Summer in NC is hot, humid, and long. Somewhere around the middle of March every year, the temperature spikes and the phone starts ringing nonstop. Summer shavedown season has begun. Many owners, however, remain “on the fence” about whether or not to shave. There is no easy answer here, unfortunately.
Vets and owners don’t seem to agree on the issue of whether it even helps them cool off to remove the coat. On one side, science tells us No No No! But honestly, in my 15 years experience, not one single customer has ever told me their dog was hotter after being shaved.
Also there is the possibility that the coat may not grow back. What is mysterious to me is that you can never tell exactly when, or if, it will cease to regrow at some point. We recently had a chow mix in who we have shaved several times a year for the last 2 years. This past visit his coat grew back stubbly, fuzzy, and dappled with white hairs, completely out of the blue, and we did nothing different!
If you have a shavedown candidate, here are some things to consider:
• Will removing the coat help them stay cool? There is a lot of info online about how the function of the hair follicle is to disburse heat from the skin to provide a steady temperature within the coat. Also, note that humans’ skin cools without hair b/c we sweat. Dogs have no sweat glands in their skin, so exposing the skin to air does not help in the same way that it helps humans.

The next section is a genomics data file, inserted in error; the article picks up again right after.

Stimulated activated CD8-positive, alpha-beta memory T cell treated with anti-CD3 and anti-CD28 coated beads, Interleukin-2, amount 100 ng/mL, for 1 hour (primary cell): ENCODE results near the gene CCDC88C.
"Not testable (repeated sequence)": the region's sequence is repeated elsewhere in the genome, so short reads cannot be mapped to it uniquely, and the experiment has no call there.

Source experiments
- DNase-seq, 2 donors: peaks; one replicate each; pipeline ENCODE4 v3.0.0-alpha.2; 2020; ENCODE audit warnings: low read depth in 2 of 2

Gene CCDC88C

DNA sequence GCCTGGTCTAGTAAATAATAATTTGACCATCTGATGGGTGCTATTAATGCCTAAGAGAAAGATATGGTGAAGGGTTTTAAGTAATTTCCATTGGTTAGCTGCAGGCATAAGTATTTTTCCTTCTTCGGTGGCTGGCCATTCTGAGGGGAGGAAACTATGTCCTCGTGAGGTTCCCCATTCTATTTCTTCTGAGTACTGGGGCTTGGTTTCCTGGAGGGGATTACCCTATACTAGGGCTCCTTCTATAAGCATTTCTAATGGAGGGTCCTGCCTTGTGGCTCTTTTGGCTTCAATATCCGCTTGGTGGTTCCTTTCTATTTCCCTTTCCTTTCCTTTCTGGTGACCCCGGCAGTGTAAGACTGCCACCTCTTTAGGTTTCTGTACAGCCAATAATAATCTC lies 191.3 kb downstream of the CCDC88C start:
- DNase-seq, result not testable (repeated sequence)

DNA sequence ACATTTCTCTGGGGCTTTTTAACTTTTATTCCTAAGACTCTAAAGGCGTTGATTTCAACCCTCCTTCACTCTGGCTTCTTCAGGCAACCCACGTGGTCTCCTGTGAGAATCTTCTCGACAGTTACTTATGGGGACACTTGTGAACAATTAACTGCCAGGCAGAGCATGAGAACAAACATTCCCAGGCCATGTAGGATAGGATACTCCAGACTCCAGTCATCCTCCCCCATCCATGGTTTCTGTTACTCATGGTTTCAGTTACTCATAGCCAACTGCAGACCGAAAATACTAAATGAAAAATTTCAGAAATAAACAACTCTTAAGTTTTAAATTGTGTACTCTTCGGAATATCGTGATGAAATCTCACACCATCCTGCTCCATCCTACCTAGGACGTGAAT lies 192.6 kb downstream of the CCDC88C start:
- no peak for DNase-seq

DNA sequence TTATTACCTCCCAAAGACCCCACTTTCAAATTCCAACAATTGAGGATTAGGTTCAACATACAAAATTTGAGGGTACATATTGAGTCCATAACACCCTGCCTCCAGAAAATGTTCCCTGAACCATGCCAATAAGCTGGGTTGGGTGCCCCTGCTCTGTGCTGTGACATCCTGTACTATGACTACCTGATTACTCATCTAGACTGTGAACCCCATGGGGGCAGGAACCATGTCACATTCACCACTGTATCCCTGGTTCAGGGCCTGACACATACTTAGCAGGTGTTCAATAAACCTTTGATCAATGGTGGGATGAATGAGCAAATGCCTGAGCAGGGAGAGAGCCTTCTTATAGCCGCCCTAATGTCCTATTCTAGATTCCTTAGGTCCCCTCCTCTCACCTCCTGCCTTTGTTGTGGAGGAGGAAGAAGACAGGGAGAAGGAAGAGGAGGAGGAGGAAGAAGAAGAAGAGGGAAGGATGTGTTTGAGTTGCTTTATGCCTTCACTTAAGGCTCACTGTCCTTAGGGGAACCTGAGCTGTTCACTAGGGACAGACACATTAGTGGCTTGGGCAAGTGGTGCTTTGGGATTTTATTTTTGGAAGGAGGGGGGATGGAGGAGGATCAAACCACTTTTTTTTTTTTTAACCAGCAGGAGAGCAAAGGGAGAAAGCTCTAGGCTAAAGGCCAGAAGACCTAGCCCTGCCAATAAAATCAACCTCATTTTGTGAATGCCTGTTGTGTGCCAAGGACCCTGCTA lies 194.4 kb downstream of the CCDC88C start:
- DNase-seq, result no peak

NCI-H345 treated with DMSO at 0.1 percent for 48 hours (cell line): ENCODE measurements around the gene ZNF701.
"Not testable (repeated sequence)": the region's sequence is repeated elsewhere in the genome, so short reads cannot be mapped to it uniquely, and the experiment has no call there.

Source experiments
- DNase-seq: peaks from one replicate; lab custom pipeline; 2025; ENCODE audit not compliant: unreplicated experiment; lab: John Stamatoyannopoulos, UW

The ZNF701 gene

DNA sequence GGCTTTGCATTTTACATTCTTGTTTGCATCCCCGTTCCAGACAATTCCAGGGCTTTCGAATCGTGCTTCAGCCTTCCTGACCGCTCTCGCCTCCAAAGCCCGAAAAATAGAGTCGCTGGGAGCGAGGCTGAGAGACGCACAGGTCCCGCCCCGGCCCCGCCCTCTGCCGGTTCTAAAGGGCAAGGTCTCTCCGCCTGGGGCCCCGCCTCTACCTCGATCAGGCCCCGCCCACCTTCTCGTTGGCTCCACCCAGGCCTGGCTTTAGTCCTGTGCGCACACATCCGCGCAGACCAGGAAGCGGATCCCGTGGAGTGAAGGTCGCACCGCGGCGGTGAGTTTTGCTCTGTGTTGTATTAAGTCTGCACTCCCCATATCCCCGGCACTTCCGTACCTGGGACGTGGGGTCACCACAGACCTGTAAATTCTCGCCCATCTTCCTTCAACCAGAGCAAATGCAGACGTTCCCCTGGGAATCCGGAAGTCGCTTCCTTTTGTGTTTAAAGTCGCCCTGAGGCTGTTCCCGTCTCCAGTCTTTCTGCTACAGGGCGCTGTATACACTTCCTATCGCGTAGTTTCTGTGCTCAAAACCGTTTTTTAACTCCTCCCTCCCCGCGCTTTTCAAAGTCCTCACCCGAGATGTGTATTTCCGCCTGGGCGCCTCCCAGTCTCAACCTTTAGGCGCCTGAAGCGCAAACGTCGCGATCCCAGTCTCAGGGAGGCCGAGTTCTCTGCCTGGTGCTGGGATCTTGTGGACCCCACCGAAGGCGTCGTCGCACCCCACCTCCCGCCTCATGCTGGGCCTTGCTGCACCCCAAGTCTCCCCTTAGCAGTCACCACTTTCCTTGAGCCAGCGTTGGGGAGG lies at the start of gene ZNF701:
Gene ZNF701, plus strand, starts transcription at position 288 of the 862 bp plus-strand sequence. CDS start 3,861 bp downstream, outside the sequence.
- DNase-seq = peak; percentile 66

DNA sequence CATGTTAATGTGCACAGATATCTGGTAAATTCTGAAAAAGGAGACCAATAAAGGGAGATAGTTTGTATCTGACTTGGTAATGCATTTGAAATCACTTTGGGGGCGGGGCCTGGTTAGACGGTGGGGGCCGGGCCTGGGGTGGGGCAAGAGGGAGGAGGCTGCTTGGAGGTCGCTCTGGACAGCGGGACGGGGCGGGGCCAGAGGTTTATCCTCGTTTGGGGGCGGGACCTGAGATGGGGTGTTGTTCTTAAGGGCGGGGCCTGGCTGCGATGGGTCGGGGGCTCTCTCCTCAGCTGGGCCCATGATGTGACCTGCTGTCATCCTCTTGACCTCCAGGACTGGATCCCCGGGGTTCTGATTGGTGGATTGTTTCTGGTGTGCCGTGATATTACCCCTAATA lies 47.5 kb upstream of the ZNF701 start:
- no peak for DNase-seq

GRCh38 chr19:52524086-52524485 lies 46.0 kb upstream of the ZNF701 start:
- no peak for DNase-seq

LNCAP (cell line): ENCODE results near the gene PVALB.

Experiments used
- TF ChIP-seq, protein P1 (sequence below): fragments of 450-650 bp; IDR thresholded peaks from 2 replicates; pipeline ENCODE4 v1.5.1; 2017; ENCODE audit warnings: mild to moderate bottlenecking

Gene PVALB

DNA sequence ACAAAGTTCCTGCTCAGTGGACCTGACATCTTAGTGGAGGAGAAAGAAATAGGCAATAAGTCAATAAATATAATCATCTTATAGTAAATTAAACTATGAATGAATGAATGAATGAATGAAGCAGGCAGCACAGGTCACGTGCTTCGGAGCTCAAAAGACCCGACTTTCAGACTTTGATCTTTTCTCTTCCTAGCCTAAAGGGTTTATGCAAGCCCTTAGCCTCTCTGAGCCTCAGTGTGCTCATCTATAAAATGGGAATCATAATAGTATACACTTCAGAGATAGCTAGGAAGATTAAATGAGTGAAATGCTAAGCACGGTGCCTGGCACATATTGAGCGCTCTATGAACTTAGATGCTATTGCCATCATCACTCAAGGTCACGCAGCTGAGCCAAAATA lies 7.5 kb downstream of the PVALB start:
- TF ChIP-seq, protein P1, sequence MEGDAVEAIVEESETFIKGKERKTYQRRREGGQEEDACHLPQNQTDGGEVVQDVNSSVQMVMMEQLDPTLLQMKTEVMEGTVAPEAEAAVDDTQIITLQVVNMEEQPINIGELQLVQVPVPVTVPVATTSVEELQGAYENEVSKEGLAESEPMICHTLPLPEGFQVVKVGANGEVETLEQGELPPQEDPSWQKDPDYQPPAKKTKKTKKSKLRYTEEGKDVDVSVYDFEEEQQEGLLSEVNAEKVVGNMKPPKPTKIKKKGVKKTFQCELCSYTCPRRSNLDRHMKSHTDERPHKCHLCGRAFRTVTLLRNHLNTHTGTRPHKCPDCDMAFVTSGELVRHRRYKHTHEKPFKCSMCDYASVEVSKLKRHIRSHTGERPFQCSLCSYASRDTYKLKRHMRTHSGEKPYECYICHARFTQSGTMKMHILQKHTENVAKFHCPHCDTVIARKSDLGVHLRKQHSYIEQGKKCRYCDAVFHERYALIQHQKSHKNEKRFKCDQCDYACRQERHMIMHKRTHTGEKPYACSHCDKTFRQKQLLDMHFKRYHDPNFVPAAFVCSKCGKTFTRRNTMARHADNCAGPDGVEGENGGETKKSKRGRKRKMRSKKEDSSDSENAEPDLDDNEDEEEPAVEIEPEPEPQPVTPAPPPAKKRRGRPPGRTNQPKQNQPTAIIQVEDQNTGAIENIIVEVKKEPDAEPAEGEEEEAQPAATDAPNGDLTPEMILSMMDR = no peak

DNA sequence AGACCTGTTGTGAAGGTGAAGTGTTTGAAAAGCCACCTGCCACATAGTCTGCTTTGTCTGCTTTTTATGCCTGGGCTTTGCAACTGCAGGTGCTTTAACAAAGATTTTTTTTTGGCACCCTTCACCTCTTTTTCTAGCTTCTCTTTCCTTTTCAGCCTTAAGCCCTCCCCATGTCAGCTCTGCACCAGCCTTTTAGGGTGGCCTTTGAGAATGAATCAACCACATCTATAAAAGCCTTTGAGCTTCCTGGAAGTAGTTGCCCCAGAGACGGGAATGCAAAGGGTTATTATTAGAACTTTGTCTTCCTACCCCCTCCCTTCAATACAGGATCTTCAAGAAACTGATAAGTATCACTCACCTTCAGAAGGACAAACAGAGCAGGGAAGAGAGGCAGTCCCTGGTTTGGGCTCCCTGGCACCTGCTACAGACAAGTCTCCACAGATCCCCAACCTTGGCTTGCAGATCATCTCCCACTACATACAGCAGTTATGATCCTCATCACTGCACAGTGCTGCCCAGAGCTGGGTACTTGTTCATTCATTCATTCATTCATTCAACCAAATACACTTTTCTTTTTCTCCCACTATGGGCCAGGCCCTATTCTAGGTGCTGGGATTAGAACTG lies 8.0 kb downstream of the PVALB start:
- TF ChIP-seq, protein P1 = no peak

Disclaimer: My clients continually tell me how much cooler their pets are after being shaved, so I, too, am on the fence here… tragically I did know of one situation where a black chow mix was shaved in the summer, and sadly died of heat stroke the next day. She was a “backyard” dog, very unkempt and with no indoor access, however, which is definitely NOT the situation of the majority of our pets.
• Will it grow back differently? One theory about hair regrowth involves the hair growth cycles, anagenic, and telogenic. I am more inclined to think it has to do with hormonal/endocrine changes as pets age, because in my experience the older the pet is, the more affected the coat is by shaving.
• Cancer Risk: Dogs are much more likely to get skin cancer, having their fair skin suddenly exposed to the sun. This can be mitigated by applying a canine sunscreen, but cannot be entirely prevented.
So unfortunately, like all else in life, there is no easy answer. It is a weighing of risks and benefits, and entirely dependent upon your companion’s individual situation. Read this article also, it makes some good points on both sides. I hope this information helps you make the best decision for your dog and you! And whether you decide to go with a thorough comb-out or a shave, we have experienced groomers here when you need us! 🙂